Three Wives

by , 2005

Herman Broder, the protagonist of Isaac Bashevis Singer's Enemies, A Love Story, becomes married to three different women at the same time while living in Coney Island after the Holocaust. Herman remains involved with all three women because each of them provides a different attraction to him. Although all three wives are described as physically attractive, Herman is not drawn to them only because of their appearances. In fact, Herman is only sexually attracted to one of the three, Masha. She serves as a wild sexual adventure and remains interesting to Herman because of the stories she tells about her horrific past. Yadwiga, Herman's Polish Christian wife, is desperately loyal to Herman and spends all of her energy trying to please him. He feels obligated to her for all the aid she has given him and remains married to her even though he is not sexually drawn to her. Finally, Herman's wife from before the War, Tamara, is comfortable to Herman because she of their shared history and children. But, Herman remains indifferent to the caring motherliness that Tamara shows him, and cannot become close to her again.

Because she is introduced first in the novel, and because Herman's primary residence is her apartment, Yadwiga seems like the most legitimate of Herman's wives. Herman is attracted to her simple-mindedness, loyalty, and outsider status. When Herman tells Tamara that he married Yadwiga after the war, Tamara responds by asking, "You married her?" and by looking "as if she were about to laugh" (74). She goes on to say, "Forgive me, but wasn't she simple-minded? Your mother used to make fun of her. She didn't even know how to put on a pair of shoes" (74). To this, Herman responds with only one statement: "She saved my life" (74). To Tamara, Herman makes it appear as though he married Yadwiga in spite of her peasant simplicity to repay her for saving his life by hiding and caring for him in a hayloft during the war. But, throughout the novel Herman displays that he actually enjoys Yadwiga's simplicity. He enjoys having the complete dominance in their relationship that is a result of Yadwiga's simple-mindedness, illiteracy, and alien status. As a result of these disadvantages Yadwiga possesses, along with the enormous spatial separation from her family, "in this distant country Herman was Yadwiga's husband, brother, father, God" (8). Because Herman is all these things to Yadwiga, she is completely dependent on him. And because Herman enjoys Yadwiga's dependence, he refuses to help her integrate into American or Jewish society. Instead of overtly telling Yadwiga that he wants her to remain an alien to Jewish society, he justifies not bringing Yadwiga into the Jewish faith by claiming that he did not think it was beneficial: "Yadwiga had been ready to adopt the Jewish faith, but it seemed senseless to burden her with a religion that he himself no longer observed" (5). And instead of teaching her English, how to navigate the city, and how to read and write, Herman simply does all these for her so that she remains totally dependent on him. He writes letters to her family, always accompanies her on the subway, and often talks to her in languages she does not understand without making any effort to help her learn them. In response to a question Yadwiga asks about his trip to Philadelphia, he responds to her in Yiddish, "Alone. That's what you think! I'll be eating with the Queen of Sheba. I'm as much a book salesman as your the Pope's wife!" (13). Here, Herman toys with Yadwiga's lack of knowledge and enjoys the dominance that he has over her because she remains the outsider.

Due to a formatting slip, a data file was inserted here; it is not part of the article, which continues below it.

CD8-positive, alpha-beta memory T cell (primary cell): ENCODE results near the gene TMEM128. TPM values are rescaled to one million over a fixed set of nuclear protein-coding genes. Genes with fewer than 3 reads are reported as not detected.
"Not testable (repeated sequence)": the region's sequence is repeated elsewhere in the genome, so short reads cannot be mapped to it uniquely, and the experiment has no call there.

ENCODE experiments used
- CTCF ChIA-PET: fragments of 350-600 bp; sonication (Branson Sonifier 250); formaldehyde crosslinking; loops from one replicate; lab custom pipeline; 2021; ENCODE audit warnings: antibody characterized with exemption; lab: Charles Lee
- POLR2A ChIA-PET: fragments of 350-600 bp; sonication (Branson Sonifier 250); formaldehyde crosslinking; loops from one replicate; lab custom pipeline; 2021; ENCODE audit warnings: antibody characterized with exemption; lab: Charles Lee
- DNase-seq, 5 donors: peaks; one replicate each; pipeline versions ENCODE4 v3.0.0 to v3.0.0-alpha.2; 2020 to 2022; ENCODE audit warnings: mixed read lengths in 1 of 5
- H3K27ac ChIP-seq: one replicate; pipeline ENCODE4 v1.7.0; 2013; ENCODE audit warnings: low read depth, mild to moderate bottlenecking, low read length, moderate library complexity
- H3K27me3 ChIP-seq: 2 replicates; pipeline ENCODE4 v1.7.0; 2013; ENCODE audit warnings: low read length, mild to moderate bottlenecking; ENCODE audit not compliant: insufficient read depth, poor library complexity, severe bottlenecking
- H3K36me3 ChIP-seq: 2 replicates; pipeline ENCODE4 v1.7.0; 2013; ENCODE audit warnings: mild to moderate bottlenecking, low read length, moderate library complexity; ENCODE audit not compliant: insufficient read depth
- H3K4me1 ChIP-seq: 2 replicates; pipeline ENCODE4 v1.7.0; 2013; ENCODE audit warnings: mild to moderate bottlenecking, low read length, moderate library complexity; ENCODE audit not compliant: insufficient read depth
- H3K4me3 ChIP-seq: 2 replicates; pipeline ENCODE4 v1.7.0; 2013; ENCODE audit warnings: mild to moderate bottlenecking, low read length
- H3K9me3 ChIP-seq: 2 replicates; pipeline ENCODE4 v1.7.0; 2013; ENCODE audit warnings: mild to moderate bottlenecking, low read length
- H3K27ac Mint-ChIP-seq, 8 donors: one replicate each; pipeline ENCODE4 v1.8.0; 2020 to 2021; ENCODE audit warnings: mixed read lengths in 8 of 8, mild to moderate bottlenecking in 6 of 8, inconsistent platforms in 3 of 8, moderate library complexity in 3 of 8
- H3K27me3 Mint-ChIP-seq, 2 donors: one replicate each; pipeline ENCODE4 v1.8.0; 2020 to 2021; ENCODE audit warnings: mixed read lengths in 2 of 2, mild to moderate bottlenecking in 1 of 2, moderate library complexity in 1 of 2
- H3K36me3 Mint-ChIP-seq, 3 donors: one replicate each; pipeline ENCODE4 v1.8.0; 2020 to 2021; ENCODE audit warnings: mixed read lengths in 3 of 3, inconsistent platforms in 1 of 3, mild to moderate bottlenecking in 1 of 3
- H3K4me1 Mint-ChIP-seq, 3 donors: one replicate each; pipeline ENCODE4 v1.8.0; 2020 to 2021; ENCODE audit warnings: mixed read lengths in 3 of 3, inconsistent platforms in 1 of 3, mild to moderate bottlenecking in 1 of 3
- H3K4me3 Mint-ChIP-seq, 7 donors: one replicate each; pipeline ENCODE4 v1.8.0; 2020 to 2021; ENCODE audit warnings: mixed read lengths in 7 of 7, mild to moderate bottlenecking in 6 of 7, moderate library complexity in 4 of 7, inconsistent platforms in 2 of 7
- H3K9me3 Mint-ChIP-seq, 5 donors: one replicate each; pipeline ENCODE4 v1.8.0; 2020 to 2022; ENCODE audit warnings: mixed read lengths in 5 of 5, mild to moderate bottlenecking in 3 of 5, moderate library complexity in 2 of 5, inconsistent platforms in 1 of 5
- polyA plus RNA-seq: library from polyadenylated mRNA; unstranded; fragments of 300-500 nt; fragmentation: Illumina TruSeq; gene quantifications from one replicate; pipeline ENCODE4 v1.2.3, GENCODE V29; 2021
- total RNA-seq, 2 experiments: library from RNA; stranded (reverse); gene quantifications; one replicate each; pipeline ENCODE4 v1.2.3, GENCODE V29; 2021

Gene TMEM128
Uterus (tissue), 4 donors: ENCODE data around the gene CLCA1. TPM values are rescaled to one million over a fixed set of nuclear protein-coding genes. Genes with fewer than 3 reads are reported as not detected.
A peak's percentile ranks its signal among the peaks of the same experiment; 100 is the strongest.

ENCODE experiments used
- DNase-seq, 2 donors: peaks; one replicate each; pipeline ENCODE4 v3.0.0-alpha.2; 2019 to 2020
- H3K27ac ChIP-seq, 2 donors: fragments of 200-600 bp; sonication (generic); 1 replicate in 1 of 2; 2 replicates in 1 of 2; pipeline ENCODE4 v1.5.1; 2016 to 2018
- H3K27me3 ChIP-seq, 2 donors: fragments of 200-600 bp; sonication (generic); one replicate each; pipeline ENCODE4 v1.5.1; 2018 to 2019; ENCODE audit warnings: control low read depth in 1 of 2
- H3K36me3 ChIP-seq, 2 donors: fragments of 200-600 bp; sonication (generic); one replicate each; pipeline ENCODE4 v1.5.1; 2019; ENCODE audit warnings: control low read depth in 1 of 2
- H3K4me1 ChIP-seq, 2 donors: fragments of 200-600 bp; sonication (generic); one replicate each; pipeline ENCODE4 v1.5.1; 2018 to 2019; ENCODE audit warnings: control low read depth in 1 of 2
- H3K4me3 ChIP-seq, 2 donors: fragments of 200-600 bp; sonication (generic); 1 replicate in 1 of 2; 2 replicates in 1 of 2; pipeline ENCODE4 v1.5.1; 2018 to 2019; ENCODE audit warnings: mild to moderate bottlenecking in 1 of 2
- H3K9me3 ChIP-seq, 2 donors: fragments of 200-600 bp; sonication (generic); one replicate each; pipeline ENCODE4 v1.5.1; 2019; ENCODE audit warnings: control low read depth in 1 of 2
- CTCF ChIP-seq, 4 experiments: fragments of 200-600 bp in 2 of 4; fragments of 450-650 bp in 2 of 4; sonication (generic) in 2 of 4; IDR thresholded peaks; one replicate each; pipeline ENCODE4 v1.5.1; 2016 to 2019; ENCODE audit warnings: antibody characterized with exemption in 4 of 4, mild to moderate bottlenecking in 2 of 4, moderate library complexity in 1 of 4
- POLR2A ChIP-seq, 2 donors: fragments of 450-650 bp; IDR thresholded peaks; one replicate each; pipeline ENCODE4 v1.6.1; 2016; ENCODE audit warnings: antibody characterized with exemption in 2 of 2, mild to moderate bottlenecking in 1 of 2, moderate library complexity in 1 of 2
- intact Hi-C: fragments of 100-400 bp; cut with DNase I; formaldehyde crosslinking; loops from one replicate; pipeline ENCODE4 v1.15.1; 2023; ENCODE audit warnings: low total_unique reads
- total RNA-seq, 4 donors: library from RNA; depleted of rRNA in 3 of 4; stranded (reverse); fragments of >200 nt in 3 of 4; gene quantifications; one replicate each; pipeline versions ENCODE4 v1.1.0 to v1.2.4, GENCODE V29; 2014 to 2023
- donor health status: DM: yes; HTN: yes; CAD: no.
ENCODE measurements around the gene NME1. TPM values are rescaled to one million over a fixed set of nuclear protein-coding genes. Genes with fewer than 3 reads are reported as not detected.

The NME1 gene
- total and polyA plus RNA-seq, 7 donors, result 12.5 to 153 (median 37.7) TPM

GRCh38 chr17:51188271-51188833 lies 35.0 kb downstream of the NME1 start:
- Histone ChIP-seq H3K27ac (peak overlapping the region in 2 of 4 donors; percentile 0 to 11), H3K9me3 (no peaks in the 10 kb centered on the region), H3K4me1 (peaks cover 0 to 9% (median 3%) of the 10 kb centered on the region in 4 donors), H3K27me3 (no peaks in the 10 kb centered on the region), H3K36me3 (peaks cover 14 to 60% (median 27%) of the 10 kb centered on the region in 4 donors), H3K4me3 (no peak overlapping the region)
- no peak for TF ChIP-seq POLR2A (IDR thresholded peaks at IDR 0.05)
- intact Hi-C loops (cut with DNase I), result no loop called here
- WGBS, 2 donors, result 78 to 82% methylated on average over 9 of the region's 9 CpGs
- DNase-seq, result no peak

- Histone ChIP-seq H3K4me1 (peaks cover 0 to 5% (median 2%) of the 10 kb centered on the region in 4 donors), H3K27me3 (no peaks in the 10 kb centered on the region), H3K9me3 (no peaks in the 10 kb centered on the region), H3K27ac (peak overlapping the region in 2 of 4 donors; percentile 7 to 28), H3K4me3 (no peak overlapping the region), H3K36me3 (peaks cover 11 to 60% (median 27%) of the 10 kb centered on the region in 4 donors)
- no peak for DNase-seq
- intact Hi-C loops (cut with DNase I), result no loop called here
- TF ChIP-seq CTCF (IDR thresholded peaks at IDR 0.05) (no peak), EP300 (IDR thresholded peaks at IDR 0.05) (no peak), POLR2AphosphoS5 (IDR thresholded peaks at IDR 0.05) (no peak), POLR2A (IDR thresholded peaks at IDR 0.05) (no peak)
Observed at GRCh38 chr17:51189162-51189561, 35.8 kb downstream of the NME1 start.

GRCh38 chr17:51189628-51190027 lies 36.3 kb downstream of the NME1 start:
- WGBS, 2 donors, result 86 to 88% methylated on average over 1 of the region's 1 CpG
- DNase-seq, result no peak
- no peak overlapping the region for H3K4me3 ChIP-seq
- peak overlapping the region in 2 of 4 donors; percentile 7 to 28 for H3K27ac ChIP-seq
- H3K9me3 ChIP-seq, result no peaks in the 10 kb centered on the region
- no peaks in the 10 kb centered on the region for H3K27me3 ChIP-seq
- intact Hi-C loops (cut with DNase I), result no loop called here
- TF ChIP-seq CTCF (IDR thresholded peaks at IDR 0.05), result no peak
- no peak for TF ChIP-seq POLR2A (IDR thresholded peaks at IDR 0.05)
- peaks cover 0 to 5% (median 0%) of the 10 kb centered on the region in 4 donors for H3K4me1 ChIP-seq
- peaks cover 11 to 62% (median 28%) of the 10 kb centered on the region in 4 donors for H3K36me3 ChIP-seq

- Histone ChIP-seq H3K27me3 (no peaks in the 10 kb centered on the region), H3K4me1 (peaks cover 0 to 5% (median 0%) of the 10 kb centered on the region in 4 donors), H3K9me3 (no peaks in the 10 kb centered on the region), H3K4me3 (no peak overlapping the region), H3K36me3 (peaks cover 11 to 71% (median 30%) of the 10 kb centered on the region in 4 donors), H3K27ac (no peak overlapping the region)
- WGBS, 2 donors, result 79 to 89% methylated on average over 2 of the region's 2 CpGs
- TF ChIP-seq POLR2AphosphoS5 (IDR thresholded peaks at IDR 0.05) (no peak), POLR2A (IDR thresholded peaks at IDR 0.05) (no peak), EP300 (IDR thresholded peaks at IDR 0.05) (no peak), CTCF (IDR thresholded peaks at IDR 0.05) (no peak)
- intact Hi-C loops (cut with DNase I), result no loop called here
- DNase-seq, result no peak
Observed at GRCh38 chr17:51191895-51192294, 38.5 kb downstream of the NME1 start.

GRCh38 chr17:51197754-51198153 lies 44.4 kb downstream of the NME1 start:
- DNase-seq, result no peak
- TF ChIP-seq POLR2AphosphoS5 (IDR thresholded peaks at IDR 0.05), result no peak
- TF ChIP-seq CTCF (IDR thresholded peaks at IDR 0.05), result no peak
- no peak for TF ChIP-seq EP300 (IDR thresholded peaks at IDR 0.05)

Herman does not only dominate Yadwiga because of her lack of linguistic abilities; Yadwiga continues to play the role of the servant she was before the war. "From sunup to until she went to sleep, Yadwiga never rested for a moment... all day Yadwiga washed, scoured, polished, and scraped" (11). Through this cleaning, along with cooking for and bathing Herman, Yadwiga retains the role of servant in America. Their relationship is not that much different in Coney Island than it was before the war--Herman still gives Yadwiga money and she still works for him in his home. This servitude is appealing to Herman in two ways: it reasserts his dominance and he is able to enjoy the material benefits of Yadwiga's hard work around the home. All together, these aspects of the relationship cause Herman to appreciate Yadwiga and to enjoy their marriage as more than simple repayment for saving his life, even though he is not sexually attracted to her.

Sexual attraction, the absent piece of Herman and Yadwiga's relationship, is the main reason that Herman is drawn to Masha. "She aroused in him desires and powers he didn't know he had" (47). Those desires, and the fulfillment of them, lead Herman to understand why sex was so important in the Jewish religion: "It was only since his affair with Masha that Herman had begun to understand why union, the joining of male and female, was so important in the Cabala" (47). Herman identifies with his Judaism through Masha. The horrors that she suffered through the Holocaust act as a turn on for him; he becomes intimate with the horrors of the Nazi camps by being intimate with Masha, a survivor of them: "She would use a flashlight and show Herman the scars the dead had left on her arms, her breasts, her thighs" (46). These scars are a reminder to Herman of the torture that his people faced and that he avoided while hiding in the hayloft. By sleeping with Masha, he feels as though he is taking on those scars and become more closely connected to the Jews who were in the camps. In the beginning of the novel, while Masha is Herman's mistress, their lovemaking often keeps them from sleeping because it is so passionate. Herman lies to Yadwiga and threatens their marriage because he is so sexually drawn to Masha. This strong sexual attraction, combined with Herman's interest in Masha's Holocaust experience, is the main drive of Herman and Masha's relationship.